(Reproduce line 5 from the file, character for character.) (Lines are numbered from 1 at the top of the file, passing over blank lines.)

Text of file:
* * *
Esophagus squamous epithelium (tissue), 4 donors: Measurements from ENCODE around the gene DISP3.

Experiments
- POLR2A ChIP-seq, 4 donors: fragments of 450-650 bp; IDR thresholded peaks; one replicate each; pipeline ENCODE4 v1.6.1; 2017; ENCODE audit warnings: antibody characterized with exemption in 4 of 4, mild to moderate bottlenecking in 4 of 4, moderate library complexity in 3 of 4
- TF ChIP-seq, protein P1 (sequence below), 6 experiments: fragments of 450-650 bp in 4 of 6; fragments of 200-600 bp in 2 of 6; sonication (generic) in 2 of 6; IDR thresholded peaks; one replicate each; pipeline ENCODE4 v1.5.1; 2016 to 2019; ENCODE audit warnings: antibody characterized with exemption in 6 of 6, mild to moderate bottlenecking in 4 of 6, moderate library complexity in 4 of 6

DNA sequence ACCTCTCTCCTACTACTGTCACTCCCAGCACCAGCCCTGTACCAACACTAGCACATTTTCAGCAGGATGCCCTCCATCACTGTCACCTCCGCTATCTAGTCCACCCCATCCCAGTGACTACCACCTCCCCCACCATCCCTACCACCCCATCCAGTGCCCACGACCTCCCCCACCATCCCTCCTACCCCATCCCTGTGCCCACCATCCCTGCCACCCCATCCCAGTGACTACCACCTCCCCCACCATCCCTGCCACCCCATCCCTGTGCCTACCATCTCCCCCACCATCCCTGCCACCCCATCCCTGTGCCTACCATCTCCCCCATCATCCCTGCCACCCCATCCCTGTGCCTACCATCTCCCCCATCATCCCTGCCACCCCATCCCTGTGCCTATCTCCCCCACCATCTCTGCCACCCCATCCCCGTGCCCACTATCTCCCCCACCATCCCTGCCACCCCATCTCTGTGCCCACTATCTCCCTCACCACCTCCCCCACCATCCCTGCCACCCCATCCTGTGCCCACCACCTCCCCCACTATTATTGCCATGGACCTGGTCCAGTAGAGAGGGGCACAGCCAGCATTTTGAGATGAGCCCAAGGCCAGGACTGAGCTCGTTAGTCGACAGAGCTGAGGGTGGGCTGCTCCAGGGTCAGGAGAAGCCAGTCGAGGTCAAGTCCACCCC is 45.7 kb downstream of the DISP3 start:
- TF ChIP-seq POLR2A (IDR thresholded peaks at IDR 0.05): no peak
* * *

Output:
DNA sequence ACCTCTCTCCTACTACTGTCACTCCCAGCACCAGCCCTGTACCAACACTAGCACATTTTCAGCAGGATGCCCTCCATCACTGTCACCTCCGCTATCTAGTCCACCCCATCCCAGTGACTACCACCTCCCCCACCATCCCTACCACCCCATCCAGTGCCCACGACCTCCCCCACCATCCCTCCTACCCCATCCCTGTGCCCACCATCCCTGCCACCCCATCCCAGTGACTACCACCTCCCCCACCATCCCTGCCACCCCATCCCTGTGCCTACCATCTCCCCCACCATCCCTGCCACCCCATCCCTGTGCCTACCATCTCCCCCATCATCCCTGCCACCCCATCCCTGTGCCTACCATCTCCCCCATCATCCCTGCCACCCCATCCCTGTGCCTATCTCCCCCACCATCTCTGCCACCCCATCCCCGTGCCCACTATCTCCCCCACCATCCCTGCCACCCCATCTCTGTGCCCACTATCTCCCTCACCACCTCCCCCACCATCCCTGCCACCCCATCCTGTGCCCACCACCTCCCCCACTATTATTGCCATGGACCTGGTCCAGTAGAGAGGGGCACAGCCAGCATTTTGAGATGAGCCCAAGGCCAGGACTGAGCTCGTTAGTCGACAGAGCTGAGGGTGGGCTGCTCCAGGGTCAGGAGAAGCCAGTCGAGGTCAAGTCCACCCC is 45.7 kb downstream of the DISP3 start: